Volatile organic compounds
Healthy air is very important for a healthy living. Indoor air quality is one of the raising issues in today’s world as the human being spend most of their time in the close environment. Report of WHO 2002 showed that 1.6 million annual deaths and 2.7 % of the global burden of disease are due to rise in indoor air pollution(1).
There are many methods to remove the indoor harmful gases and refresh the air quality. Although remedy is a good solution to improve the indoor air quality we should also get aware to ourselves that what are the main components which degrade the indoor air quality so that we can either minimize or stop using those components in the houses.
Types of Volatile organic compounds
Volatile organic compounds are again divided into three types based on their vaporizing power (WHO)(2).
- Very volatile organic compounds (VVOCs): methanol, formaldehyde, acetaldehyde, acetone, ethanol and formic acid.
- Volatile organic compounds (VOCs): toluene
- Semi-volatile organic compounds (SVOCs): Pesticides (DDT, chlordane, plasticizers (phthalates), fire retardants (PCBs, PBB)
Source of VOCs
VOCs are commonly emitted from many man-made products like common household materials, construction and renovations and major part is produced by automobile exhaust.
Common household materials like paints, thinner, wood preservatives, polishes, furniture, dry cleaning liquid, other detergents, ink, cosmetics, carpets, room fresheners, deodorant, perfumes, and insecticides etc are the main cause of VOC emission in the indoor environment.
Houses with attached garages are more prone to indoor air pollution. Gasoline, automobile fuels and other petroleum products emit a huge amount of VOCs.
Smoking and burning
We all know that smoking is hazardous to health it causes cancer, but few of us know that it also emits VOCs and affect the health of others. The burning of incense also emits VOCs like formaldehyde, benzene, and toluene etc.
Other biological sources like molds and fungi also add to the poor quality of indoor air (3).
Common health hazards from VOCs
Common health hazards depend upon both the exposure time and the concentration of the gases. Short-term exposure to the VOCs results in respiratory problems, irritation of eyes, nose, headache, dizziness, allergy to the skin, vision disorder. Prolonged exposure to VOCs ultimately causes chronic liver, kidney, and central nervous system damage.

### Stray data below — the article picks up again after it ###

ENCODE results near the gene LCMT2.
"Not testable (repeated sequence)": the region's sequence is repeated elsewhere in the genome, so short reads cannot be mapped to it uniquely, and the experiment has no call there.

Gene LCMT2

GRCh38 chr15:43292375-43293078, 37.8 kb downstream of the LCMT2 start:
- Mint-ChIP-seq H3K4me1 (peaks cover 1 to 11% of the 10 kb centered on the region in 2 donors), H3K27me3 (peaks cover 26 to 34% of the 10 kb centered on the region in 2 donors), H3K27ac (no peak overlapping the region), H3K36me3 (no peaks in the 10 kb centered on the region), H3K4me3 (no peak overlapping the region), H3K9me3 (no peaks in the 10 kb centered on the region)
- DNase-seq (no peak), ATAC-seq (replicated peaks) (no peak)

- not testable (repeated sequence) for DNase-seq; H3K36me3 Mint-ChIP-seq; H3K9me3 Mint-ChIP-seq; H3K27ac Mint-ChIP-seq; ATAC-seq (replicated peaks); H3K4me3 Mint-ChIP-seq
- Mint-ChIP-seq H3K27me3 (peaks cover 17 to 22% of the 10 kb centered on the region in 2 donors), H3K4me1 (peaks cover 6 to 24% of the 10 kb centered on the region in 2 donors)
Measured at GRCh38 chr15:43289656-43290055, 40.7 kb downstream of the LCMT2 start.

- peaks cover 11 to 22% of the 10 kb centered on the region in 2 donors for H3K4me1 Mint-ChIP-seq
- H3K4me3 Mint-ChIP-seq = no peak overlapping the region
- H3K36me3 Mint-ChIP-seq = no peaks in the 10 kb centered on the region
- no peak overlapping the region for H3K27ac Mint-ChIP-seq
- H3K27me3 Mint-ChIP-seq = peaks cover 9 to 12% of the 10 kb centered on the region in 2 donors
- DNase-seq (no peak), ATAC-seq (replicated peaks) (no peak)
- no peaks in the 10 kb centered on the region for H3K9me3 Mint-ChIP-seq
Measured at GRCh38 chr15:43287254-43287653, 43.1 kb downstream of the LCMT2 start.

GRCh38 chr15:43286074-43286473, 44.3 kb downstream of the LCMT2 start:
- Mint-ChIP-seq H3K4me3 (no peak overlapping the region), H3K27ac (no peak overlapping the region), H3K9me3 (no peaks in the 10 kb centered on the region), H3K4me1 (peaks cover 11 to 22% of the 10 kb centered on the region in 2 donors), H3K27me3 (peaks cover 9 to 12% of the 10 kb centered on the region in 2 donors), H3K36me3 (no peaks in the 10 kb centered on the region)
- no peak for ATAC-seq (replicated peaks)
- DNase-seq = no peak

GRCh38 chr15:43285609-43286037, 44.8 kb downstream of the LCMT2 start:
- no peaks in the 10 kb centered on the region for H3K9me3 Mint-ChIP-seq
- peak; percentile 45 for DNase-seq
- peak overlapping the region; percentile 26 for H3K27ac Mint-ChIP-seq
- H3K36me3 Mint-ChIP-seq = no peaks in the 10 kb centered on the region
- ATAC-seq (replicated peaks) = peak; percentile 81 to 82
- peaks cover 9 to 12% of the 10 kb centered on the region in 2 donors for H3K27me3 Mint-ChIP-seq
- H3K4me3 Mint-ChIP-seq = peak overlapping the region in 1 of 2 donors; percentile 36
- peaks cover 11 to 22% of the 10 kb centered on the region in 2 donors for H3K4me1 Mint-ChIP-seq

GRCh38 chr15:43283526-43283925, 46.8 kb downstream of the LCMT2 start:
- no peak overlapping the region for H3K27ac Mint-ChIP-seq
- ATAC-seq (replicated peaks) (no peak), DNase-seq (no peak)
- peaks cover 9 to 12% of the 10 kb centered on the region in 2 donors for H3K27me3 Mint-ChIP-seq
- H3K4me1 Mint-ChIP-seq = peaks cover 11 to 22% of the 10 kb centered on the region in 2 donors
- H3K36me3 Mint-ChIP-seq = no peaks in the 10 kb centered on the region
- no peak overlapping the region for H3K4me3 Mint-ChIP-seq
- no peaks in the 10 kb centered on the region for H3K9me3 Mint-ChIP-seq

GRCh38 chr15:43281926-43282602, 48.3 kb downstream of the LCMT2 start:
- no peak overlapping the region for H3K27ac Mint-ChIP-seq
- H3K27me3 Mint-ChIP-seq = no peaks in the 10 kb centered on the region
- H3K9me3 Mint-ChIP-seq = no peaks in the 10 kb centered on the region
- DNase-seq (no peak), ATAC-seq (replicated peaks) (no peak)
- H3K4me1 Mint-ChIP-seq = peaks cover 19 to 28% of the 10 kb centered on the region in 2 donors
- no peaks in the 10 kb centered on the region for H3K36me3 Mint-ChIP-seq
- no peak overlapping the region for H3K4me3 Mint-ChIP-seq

Children and pregnant women are most vulnerable to all these hazards if exposed to VOCs.
Sick building syndrome is caused by indoor air pollution. Buildings with poor ventilation like close cabin offices etc a cause headache, irritation of eyes and nose, allergies and hypersensitivity reactions.
Prevention and control
- Friendly building materials should be used for construction and renovation.
- Water-based wood coating and paints help in huge reduction of VOCs.
- Normal flooring instead of wooden flooring also helps in reduction of these compounds.
- Proper ventilation in the houses and offices also helps in reduction of the volatile organic compounds.
- One of the best ways is planting those plants which help in the absorption of VOCs and improves the indoor air quality.
- WHO‘s Programme on Indoor Air Pollution. 2002. www.who.int/indoorair/contact/en/index.html
- World Health Organization, 1989. “Indoor air quality: organic pollutants.” Report on a WHO Meeting, Berlin, 23-27 August 1987. EURO Reports and Studies 111. Copenhagen, World Health Organization Regional Office for Europe.
Frequently asked questions
1. What are volatile organic compounds?
Ans. Volatile organic compounds (VOCs) are gases having a volatile nature that it can be vaporized very fast and are hazardous for human health.
2. What is the main source of VOCs in houses?
Ans. Wooden furniture and petroleum-based products are the two main source of volatile organic compounds in the indoor environment.
3. How can VOCs be removed?
Ans. Proper ventilation, air purifiers and planting air purifying plants.